The dollar was in a strong position on Monday, as traders took a sharp hike in US interest rates this week and looked for safety, as data points to a weakening global economy.
The greenback Asia was up slightly against most majors at the start of the session, trading at $1.0195 on the euro and consolidating Friday’s losses to buy 136.57 Japanese yen.
The US Federal Reserve concludes a two-day meeting on Wednesday and markets are headed for a 75-basis-point (bp) increase in price, with a nearly 9 percent chance of a 100 bp increase.
“The market reaction will change how Hawkish Chair (Jerome) Powell feels with his determination to moderate inflation due to slowing growth,” said Rodrigo Catril, currency strategist at National Australia Bank.
US growth figures are also due on Thursday, although the market has already been rattled by several soft trading indicators in Europe, which snuffed out a rally in riskier assets on Friday.
An energy crisis also hung on the euro, while trade-sensitive Australian and New Zealand dollars, which hit a one-month high on Friday, retreated.
The Australian was down about 0.5 per cent at $0.6892 and the kiwi was down by the same margin at $0.6223.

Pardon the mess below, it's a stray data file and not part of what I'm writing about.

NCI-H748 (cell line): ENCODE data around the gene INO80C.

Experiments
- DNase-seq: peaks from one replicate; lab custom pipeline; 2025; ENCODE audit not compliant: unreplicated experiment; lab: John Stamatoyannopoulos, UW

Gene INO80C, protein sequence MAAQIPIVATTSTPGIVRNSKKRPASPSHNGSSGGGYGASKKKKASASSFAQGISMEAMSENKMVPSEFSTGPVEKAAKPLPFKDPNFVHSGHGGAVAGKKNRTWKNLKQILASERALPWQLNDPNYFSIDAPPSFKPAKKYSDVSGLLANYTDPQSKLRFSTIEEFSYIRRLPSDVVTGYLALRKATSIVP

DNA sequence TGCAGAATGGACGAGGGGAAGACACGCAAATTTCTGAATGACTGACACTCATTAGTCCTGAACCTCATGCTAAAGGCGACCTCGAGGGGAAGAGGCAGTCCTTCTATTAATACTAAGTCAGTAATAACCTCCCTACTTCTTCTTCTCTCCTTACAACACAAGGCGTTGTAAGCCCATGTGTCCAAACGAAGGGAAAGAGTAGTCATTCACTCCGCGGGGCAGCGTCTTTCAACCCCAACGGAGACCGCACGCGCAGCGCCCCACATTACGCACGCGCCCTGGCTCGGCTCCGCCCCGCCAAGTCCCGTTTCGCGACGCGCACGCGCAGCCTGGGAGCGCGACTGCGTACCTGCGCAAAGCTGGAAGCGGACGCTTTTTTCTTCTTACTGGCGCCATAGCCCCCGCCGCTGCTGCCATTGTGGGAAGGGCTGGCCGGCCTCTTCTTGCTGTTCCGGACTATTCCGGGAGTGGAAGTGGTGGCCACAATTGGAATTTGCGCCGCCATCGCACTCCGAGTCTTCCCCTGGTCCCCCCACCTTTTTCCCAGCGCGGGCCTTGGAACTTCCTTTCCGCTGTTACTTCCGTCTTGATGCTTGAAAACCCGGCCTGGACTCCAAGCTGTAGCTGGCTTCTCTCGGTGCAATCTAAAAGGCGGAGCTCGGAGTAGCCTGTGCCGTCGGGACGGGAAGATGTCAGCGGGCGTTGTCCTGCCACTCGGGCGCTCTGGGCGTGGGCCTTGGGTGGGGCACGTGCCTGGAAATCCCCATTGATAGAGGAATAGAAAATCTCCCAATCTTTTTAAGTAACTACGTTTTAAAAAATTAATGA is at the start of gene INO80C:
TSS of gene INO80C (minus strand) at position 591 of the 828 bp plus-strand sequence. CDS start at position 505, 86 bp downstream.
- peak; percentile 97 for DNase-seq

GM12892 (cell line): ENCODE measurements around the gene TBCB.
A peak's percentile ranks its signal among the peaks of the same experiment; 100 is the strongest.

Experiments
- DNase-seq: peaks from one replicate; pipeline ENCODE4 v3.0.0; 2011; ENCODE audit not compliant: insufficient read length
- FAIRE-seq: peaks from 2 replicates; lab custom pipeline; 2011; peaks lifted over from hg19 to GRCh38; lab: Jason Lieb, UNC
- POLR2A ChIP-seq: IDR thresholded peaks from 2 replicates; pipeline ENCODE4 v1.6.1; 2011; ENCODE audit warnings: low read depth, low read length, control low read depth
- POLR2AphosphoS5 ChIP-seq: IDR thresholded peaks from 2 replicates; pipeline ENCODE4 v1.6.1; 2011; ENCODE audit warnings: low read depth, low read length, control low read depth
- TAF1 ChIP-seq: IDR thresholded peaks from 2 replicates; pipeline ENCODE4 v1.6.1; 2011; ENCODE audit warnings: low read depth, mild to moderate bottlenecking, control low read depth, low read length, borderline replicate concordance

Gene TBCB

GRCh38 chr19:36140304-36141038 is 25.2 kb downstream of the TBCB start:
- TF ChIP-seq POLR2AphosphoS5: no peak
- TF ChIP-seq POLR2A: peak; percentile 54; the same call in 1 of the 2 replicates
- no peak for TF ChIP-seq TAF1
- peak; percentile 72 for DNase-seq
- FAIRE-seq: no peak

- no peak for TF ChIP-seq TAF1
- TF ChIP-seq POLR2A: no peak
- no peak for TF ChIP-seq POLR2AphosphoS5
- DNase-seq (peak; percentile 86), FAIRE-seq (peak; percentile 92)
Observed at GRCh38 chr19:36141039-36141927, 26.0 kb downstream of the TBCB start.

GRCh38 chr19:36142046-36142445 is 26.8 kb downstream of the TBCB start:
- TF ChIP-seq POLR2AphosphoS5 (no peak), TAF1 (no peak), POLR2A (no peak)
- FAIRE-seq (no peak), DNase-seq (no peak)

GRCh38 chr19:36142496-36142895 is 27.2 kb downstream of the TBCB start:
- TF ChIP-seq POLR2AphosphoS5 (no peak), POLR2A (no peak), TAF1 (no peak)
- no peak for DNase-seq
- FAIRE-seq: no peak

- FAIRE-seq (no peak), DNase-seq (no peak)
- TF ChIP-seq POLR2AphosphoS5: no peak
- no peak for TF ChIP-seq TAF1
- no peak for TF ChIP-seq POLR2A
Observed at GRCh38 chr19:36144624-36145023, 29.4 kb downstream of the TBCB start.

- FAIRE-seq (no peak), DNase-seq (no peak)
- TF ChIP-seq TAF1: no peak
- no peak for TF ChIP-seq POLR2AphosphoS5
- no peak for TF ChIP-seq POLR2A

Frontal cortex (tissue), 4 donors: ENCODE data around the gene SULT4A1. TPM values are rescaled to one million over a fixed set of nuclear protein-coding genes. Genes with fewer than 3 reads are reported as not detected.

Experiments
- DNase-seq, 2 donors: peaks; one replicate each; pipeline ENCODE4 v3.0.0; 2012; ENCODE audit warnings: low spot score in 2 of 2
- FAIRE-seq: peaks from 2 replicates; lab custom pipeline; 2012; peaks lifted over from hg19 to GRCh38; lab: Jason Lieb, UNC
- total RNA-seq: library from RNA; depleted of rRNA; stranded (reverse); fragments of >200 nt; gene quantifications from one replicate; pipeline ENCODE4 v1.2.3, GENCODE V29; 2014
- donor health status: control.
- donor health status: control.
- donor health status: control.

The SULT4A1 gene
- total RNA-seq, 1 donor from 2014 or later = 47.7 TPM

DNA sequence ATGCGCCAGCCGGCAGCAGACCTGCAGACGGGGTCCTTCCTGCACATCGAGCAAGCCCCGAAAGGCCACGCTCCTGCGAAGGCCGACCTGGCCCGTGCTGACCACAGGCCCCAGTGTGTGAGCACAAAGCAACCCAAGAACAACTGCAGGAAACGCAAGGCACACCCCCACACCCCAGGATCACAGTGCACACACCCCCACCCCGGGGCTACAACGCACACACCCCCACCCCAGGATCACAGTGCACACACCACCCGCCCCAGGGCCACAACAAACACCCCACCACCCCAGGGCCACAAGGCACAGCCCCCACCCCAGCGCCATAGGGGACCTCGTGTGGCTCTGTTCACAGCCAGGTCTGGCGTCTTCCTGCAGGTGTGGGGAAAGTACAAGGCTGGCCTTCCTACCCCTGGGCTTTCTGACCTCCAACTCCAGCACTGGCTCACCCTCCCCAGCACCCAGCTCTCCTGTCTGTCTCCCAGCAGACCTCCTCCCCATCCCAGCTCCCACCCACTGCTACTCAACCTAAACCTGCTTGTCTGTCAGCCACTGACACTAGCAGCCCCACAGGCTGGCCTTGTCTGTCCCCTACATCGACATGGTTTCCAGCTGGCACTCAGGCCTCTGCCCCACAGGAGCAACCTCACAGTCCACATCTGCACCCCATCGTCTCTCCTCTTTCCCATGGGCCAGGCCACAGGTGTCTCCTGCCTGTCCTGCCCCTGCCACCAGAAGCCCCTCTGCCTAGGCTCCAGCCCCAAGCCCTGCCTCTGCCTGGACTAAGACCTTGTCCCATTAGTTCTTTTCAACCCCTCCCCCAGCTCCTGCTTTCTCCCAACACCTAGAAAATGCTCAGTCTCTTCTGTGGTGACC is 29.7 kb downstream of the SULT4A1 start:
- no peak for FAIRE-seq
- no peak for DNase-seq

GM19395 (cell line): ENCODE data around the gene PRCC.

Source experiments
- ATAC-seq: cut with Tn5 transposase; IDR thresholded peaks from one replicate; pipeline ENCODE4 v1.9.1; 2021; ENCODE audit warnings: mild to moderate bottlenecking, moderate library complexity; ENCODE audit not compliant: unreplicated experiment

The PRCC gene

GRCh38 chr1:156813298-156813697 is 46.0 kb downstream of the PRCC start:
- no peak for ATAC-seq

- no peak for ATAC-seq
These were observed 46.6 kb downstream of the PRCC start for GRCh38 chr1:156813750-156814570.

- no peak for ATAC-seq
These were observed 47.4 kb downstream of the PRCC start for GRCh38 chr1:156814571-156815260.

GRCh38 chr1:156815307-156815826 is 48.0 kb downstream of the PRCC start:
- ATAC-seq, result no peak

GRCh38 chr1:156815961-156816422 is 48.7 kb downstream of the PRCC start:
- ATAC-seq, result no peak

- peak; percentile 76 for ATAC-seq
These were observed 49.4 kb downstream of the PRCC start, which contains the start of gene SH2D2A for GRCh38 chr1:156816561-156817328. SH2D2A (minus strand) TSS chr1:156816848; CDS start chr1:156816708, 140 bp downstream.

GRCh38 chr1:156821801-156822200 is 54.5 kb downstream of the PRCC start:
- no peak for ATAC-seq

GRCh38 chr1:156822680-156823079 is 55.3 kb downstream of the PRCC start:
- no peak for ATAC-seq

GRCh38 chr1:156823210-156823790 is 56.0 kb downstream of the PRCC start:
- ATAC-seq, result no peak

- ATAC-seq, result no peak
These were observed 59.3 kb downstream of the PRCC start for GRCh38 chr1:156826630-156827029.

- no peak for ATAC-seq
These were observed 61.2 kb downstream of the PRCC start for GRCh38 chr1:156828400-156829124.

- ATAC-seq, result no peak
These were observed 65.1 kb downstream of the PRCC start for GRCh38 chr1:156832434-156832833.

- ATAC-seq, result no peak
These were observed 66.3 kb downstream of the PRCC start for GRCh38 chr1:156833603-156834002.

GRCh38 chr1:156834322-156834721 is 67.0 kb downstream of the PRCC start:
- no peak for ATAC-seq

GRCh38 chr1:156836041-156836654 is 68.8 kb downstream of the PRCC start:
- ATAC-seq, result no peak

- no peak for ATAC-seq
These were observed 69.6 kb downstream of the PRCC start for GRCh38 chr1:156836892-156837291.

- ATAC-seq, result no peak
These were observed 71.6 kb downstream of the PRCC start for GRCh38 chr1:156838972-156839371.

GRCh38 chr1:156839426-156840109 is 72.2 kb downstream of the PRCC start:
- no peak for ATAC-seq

Australian consumer price data is due on Wednesday and a hotter number could lend support to bets on rate hikes, although analysts warned the background was mostly negative.
“The Australian dollar will be primarily a function of the world economic outlook,” said Commonwealth Bank of Australia’s head of international economics, Joe Caperso.
“Dark outlook suggests that Aussie upside is more downside than risk and could test $0.6800 this week.”
Sterling also slipped on Monday, even as the market left a 60 percent chance that the Bank of England will raise rates by 50 bp next week. It last fell 0.3 percent to $1.1970.
Bitcoin hovered at $22.278. The dollar rose 0.4 percent to buy 0.9641 Swiss francs. The US dollar index settled at 106.840, just below a two-decade high of 109.290 in mid-July.